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Brad Keselowski gears for tough race

MARTINSVILLE, Va. — Brad Keselowski talks as though racing continues to be business as usual. The 28-year-old is leading the standings in NAS­CAR’S Chase for the Sprint Cup, and while his margin over five-time champion Jimmie Johnson is 7 points, and perennial contender Denny Hamlin is only 20 points behind, Keselowski quickly dismisses talk that being chased in the Chase means pressure.

‘‘I feel good about our situation,’’ Keselowski said. ‘‘I love the way we performed the last few weekends, really over the Chase. You want to win every race, but that’s not realistic. We’ve been fortunate to win two races and be in contention in others. Even when we don’t win, we seem to be able to find a way to not have a disaster out of it.’’

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That might be harder to do Sunday at Martinsville Speedway, where Johnson is on the pole, Hamlin is starting fifth, and the two have combined to win 10 times. Keselowski, meanwhile, has never finished better than ninth and will roll off 32d, back where mayhem can ruin a driver’s day quickly.

Johnson and Hamlin, though, have both started back in the field here and rallied for good finishes. Johnson started 22d in the spring, and rallied to contend for the victory before fading to 12th. This time around he’d love to see Keselowski struggle early because the leader typically reaches the tail end of the field and starts lapping cars before 20 laps have been run. That makes it critical for a contender starting near the back to drive his way out of that situation as quickly as possible.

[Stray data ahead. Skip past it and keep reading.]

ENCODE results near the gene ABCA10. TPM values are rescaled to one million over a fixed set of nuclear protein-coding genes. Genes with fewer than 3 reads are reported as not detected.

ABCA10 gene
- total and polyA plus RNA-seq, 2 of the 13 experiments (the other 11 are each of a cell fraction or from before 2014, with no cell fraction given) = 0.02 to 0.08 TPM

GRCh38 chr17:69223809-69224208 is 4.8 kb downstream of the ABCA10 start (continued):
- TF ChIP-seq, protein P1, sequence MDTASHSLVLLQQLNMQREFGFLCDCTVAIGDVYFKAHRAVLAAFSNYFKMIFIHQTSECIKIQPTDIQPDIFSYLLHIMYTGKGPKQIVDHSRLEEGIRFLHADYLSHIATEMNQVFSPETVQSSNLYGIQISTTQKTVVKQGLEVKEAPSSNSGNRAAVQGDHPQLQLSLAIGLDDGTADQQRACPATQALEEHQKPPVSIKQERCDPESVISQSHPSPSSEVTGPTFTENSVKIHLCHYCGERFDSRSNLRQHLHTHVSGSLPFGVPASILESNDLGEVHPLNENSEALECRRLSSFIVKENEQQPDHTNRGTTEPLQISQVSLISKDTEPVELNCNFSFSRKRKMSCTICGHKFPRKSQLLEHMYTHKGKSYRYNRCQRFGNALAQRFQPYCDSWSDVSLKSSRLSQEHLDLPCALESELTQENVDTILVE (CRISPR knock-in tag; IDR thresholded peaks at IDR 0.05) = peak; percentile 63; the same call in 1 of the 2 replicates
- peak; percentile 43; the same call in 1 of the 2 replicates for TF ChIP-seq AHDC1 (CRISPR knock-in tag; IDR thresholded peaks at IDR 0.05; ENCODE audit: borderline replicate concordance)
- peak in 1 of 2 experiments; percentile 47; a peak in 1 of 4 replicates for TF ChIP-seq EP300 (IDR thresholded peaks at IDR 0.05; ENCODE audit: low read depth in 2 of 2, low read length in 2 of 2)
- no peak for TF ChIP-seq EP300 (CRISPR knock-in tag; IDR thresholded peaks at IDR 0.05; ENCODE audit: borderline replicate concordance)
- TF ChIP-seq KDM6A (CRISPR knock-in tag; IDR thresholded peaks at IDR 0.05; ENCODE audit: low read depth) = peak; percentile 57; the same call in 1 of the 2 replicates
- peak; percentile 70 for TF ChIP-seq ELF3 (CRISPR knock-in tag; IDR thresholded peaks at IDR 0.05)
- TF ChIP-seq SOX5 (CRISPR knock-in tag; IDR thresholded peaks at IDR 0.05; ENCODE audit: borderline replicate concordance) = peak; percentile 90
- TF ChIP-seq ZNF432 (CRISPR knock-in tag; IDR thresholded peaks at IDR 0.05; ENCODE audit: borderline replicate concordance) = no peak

‘‘You have got to go,’’ Johnson said. ‘‘Everybody around you has that same mentality too, so it can be pretty cut-throat back there. You have got to get up into the 20s and get a buffer of cars between you and the leader so that things can kind of spread out and get into a rhythm.’’

Hamlin started 19th here in March 2010 and rallied for his second of three straight victories. Even if Keselowski rallies to get into contention, Hamlin figures the air of calm about the season’s final three races will be harder to maintain the longer it lasts.

‘‘You can put that iron-clad armor around you, and think that it’s not going to affect you, but it will eventually,’’ Hamlin said. “You are thinking about all of your dreams coming true in just a matter of weeks. That definitely will affect you. It’s just how you let it affect you, whether it turns out to be a positive or negative.”

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